World Ocean Day, which falls on 8 June every year, is about celebrating our oceans and taking action to protect them. But first, why are our oceans so important?
Oceans support our planet and all of its inhabitants in so many ways. Covering more than 70% of the Earth’s surface, oceans regulate the weather, generate most of our oxygen, feed us and keep the wheels of our economy turning. However, despite their importance, our oceans are facing unprecedented threats from pollution, overfishing and of course, climate change.
The focus of World Ocean Day 2023 is to encourage world leaders to honour their commitment to protect 30% of the world’s waters, ocean and land by 2030. This campaign has been widely dubbed ’30×30′. With 30% of our blue planet protected, scientists believe we will be able to stabilise the climate and ensure a healthy ocean with abundant wildlife for future generations to enjoy.
Led by Dr. Sylvia Earle, namesake of our new purpose-built ship, the Sylvia Earle, Mission Blue is leading the way in inspiring action to explore and protect the health of our oceans. Through its Hope Spots initiative, Mission Blue identifies and safeguards critical areas that support marine life. By designating areas as Hope Spots, it aims to raise awareness about the burning need for conse›rvation and sustainable practices – including tourism and fishing – in these important but delicate ecosystems.
Meet our Hero for the Planet
Dr. Sylvia Earle is a legendary marine biologist, oceanographer, explorer, author and lecturer with experience as a field research scientist, government official and director for several corporate and non-profit organisations.
She was the first woman to become chief scientist of the U.S. National Oceanic and Atmospheric Administration and is currently President and Chairman of Mission Blue and the Sylvia Earle Alliance. She is a National Geographic Society Explorer in Residence, and is called “Her Deepness” by the New Yorker and New York Times, “Living Legend” by the Library of Congress, and was named as the first “Hero for the Planet” by Time magazine in 1998. She is also part of the group Ocean Elders, which is dedicated to protecting the ocean and its wildlife.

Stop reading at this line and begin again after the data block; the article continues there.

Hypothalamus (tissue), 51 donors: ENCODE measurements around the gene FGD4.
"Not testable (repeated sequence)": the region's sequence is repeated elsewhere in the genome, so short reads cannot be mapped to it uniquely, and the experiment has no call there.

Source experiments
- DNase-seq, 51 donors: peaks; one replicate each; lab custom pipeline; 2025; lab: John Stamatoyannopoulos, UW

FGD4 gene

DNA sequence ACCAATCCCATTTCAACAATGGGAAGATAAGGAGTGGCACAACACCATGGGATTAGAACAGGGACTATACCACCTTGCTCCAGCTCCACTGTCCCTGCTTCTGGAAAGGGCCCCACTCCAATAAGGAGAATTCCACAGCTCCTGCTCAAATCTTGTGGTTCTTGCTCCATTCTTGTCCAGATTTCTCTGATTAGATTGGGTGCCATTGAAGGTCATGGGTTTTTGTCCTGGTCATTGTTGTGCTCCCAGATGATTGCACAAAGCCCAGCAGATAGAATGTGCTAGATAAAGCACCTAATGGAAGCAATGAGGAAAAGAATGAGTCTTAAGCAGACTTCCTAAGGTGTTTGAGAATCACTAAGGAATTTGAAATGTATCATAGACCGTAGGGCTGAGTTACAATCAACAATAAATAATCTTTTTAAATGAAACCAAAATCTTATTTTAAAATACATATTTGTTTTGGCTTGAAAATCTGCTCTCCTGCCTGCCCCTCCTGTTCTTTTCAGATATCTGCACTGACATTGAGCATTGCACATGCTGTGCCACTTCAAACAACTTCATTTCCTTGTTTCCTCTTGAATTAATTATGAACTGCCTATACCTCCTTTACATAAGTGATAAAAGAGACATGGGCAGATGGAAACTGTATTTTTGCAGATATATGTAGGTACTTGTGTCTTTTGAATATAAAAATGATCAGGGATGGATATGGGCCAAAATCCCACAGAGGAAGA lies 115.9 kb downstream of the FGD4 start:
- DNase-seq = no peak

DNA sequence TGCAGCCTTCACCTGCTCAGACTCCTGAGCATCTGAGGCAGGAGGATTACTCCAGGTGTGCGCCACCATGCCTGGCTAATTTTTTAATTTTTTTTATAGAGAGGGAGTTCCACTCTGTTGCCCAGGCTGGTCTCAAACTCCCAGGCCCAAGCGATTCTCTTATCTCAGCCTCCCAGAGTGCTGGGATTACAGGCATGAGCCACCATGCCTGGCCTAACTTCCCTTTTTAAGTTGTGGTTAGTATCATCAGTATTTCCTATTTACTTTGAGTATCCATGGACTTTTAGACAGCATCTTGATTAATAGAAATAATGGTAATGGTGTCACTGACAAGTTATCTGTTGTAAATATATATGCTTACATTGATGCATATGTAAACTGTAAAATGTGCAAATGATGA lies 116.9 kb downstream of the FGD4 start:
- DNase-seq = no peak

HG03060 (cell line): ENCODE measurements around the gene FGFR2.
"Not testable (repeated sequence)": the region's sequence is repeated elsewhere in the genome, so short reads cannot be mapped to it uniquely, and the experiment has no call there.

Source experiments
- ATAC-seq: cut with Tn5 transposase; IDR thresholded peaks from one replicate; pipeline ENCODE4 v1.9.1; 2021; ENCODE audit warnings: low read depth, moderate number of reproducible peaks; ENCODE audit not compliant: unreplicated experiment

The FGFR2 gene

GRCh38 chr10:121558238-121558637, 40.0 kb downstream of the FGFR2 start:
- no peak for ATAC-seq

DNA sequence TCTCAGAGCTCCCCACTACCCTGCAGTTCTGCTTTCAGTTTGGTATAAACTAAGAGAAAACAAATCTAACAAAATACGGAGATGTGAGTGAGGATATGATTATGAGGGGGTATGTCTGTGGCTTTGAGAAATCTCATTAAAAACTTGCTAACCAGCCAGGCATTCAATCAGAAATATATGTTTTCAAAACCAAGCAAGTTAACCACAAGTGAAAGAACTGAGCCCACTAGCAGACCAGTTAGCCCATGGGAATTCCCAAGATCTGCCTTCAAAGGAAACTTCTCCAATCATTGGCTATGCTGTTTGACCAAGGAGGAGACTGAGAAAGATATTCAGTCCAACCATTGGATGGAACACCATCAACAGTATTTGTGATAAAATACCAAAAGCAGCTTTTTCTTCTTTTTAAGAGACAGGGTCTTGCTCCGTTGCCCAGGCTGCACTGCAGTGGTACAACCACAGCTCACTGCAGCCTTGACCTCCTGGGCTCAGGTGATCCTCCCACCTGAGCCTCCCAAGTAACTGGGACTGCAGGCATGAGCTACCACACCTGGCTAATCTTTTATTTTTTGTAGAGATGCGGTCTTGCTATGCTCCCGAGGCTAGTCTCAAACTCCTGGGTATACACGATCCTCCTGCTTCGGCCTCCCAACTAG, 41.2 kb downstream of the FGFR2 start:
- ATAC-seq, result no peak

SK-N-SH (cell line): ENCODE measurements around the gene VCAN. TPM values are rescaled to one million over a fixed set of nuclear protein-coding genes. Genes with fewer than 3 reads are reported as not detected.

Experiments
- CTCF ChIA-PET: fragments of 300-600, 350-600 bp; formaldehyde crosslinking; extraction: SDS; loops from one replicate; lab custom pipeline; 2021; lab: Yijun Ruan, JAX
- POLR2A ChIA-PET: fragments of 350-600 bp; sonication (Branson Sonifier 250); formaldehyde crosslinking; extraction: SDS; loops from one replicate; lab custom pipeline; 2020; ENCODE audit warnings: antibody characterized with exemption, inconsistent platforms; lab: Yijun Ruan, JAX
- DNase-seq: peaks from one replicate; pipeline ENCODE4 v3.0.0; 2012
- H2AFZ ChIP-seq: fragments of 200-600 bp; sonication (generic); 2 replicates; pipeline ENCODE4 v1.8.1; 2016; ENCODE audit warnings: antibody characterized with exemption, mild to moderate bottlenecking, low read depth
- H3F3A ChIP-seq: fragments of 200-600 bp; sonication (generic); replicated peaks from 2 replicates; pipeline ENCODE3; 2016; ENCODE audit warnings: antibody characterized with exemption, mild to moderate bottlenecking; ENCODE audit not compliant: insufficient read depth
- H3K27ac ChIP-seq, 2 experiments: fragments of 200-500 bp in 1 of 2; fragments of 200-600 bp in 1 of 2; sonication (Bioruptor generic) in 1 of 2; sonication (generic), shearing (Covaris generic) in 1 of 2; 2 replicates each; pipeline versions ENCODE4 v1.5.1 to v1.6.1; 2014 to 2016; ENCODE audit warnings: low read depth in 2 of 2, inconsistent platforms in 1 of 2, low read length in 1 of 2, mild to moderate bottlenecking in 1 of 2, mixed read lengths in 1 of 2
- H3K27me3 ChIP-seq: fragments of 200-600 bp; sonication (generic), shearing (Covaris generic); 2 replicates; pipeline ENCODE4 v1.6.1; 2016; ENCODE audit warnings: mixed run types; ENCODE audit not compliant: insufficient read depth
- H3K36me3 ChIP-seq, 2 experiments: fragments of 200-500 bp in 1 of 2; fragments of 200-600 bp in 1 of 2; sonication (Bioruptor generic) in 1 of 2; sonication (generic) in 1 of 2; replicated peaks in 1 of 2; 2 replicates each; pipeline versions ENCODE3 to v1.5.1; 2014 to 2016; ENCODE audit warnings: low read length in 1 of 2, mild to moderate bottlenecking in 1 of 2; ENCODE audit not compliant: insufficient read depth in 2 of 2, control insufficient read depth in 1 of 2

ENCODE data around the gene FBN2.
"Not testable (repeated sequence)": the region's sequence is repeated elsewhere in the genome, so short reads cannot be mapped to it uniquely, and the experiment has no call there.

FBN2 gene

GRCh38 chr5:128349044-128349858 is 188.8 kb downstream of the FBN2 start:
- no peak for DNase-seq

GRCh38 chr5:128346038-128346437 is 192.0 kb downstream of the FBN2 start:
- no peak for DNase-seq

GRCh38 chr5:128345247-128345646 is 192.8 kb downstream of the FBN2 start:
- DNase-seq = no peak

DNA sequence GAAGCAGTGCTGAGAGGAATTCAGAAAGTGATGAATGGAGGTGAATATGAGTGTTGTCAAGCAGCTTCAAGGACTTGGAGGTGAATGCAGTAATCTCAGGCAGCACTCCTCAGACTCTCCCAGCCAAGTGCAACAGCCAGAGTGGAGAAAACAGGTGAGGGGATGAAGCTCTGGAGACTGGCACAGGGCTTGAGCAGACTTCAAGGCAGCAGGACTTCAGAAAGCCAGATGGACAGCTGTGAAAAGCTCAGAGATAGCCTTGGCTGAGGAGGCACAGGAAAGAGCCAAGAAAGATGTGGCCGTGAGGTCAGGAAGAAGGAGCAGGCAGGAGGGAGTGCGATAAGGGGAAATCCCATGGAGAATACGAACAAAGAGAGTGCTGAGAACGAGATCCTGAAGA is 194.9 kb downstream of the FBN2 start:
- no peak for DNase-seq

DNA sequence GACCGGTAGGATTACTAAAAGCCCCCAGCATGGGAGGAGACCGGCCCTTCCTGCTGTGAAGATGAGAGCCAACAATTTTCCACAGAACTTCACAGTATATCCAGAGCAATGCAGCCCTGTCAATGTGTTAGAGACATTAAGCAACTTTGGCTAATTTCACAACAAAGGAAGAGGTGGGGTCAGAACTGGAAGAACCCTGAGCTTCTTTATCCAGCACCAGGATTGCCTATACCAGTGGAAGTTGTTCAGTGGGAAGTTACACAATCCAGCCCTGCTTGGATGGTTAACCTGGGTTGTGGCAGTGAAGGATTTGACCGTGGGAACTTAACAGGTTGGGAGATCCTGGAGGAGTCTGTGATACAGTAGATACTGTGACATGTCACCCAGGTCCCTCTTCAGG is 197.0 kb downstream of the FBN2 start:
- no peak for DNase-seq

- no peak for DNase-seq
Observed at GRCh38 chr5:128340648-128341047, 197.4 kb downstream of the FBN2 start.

We were thrilled to have her lead our landmark Antarctic Climate Expedition in February 2023, and look forward to having her onboard again soon!
We visit a host of Hope Spots in the polar regions and beyond. In taking expeditioners to these special places, educating them through lectures and access to an Expedition Team comprised of leaders in their respective fields, and encouraging participation in our Citizen Science Program, we hope to create lifelong ambassadors for these critical regions and our blue planet.
Read on to learn about seven Hope Spots that Aurora Expeditions visits, why they deserve saving and our picks of the best expeditions to join to visit them responsibly.
1. Svalbard Archipelago Hope Spot
Situated in the middle of the Arctic Ocean between Norway and the North Pole, the Svalbard Archipelago is the ultimate winter wonderland, which is teeming with life both above and below the water. Despite its harsh conditions, it is a popular breeding ground for many marine mammals and seabirds, who flock to the archipelago in the thousands over summer. Sadly, Svalbard is facing some of the most extreme effects of global warming in the world, with sea ice melting at an alarming rate.
Led by an experienced Expedition Team comprised of specialists including Naturalists, Geologists and Historians, discover Svalbard while enjoying meaningful encounters with endemic wildlife on our Jewels of the Arctic expedition. Next departure 2 August, 2023.
2. Northwest Passage Hope Spot
The iconic Arctic route connecting the Atlantic Ocean to the Pacific Ocean has gained attention in recent years because of rapidly melting sea ice. Increased access to this passage, which the early explorers struggled to forge a path through, has far-reaching implications. Mission Blue’s designation of the Northwest Passage as a Hope Spot aims to promote responsible navigation, management and tourism in this fragile ecosystem.
Gain a greater appreciation of the perils legendary explorers like Franklin, Amundsen and Larsen faced and gain insights from local indigenous people on our Northwest Passage expedition. Next departure 27 July, 2023.
3. Chilean Fjords & Islands Hope Spot
The Chilean Fjords and Islands are a labyrinth of fjords, channels and islands along Chile’s southern coast. The wild and pristine landscapes here serve as a vital feeding and breeding grounds for countless marine species, from whales, dolphins and seals to diverse coral and invertebrates on the seafloor. Significantly, several species are unique to the area.